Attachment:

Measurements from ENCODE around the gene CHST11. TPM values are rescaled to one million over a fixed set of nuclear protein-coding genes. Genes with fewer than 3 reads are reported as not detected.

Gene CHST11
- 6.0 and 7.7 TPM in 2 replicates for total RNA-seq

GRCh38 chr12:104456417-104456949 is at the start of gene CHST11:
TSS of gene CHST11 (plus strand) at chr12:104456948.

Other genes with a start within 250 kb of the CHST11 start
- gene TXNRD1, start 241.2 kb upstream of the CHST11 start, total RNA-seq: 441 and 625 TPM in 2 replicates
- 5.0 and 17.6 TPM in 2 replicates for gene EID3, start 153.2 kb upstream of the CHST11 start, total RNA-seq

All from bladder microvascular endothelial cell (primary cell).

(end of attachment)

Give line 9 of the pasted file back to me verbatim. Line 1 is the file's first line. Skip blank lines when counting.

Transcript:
All from bladder microvascular endothelial cell (primary cell).